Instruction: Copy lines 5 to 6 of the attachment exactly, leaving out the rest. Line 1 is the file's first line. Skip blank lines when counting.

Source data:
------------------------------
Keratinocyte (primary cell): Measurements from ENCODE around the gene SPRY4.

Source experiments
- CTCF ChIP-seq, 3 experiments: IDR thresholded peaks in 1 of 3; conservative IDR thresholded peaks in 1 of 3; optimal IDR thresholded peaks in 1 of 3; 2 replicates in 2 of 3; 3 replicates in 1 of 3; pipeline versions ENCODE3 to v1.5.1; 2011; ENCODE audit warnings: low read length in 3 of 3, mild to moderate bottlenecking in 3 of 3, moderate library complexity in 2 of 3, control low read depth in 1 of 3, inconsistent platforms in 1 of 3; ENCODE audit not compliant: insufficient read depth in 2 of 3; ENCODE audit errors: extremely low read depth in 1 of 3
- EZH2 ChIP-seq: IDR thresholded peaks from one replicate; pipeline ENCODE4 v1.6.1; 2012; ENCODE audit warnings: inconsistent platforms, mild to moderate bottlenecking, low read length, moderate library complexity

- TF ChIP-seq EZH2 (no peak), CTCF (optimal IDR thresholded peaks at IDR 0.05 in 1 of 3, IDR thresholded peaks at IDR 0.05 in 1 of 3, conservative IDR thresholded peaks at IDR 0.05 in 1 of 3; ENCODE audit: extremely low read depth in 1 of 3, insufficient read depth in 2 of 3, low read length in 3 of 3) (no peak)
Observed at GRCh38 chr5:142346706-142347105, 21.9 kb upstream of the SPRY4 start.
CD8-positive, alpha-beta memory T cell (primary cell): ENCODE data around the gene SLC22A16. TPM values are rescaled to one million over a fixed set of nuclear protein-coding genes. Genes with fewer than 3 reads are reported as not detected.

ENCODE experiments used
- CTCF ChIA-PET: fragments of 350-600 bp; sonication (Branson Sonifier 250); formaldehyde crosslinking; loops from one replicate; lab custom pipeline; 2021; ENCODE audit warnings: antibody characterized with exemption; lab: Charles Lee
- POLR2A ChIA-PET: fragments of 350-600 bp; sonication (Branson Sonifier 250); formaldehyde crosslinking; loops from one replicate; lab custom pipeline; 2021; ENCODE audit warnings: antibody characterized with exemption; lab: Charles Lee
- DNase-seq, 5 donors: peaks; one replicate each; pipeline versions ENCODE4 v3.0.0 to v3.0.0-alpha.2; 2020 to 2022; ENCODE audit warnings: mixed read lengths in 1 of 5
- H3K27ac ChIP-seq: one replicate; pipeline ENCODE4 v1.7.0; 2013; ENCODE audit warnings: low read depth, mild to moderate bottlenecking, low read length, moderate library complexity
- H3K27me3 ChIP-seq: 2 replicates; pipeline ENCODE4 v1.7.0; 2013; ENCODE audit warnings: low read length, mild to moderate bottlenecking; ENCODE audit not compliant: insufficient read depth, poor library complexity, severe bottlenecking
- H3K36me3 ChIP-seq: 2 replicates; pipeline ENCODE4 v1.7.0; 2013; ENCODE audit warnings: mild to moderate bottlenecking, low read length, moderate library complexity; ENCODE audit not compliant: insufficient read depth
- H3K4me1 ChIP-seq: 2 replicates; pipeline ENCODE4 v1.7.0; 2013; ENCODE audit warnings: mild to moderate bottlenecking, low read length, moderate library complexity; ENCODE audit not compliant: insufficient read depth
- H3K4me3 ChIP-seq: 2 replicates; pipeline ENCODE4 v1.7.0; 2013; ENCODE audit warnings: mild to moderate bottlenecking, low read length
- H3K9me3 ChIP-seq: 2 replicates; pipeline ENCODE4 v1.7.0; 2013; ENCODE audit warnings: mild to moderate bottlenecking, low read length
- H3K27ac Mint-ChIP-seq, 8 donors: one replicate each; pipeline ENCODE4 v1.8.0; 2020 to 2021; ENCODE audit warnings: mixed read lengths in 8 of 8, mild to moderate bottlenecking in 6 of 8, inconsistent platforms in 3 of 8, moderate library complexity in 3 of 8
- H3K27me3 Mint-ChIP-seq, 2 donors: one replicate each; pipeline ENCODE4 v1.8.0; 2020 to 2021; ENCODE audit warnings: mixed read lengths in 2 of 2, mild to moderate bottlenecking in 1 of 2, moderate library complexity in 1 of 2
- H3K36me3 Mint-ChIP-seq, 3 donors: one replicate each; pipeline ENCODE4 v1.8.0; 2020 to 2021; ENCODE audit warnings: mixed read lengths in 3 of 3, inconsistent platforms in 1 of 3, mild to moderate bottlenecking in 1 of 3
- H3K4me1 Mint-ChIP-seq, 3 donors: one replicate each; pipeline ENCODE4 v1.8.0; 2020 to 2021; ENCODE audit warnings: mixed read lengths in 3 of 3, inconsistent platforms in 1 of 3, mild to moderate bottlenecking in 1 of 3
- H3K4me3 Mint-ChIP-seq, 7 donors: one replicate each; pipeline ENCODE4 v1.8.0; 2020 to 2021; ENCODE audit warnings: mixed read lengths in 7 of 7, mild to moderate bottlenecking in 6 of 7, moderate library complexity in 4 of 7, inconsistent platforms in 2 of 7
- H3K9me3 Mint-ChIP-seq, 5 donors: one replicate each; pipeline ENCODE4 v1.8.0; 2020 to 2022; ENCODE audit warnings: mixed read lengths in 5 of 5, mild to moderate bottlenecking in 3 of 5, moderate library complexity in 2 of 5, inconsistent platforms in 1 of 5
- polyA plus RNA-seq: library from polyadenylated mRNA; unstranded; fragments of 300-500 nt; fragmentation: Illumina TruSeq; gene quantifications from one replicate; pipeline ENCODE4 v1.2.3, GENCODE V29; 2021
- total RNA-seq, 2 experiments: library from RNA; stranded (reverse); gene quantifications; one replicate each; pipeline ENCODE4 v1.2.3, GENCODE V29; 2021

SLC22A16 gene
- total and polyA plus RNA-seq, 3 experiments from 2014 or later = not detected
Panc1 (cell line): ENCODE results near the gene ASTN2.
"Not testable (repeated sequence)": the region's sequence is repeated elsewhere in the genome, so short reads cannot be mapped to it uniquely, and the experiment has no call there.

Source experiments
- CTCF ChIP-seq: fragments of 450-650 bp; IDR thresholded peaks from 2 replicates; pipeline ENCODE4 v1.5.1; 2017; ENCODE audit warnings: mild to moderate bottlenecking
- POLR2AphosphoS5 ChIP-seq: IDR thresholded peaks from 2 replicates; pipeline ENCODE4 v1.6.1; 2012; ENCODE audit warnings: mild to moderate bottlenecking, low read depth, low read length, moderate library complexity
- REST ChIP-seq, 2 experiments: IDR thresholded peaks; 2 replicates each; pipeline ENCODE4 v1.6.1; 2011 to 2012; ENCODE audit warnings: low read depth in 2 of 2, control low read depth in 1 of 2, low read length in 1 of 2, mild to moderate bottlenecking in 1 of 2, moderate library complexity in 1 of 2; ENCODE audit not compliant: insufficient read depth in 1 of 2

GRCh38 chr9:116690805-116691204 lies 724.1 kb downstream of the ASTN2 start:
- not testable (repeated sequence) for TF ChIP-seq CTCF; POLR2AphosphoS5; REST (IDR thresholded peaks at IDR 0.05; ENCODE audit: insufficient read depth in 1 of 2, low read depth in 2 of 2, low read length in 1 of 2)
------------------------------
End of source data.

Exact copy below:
- TF ChIP-seq EZH2 (no peak), CTCF (optimal IDR thresholded peaks at IDR 0.05 in 1 of 3, IDR thresholded peaks at IDR 0.05 in 1 of 3, conservative IDR thresholded peaks at IDR 0.05 in 1 of 3; ENCODE audit: extremely low read depth in 1 of 3, insufficient read depth in 2 of 3, low read length in 3 of 3) (no peak)
Observed at GRCh38 chr5:142346706-142347105, 21.9 kb upstream of the SPRY4 start.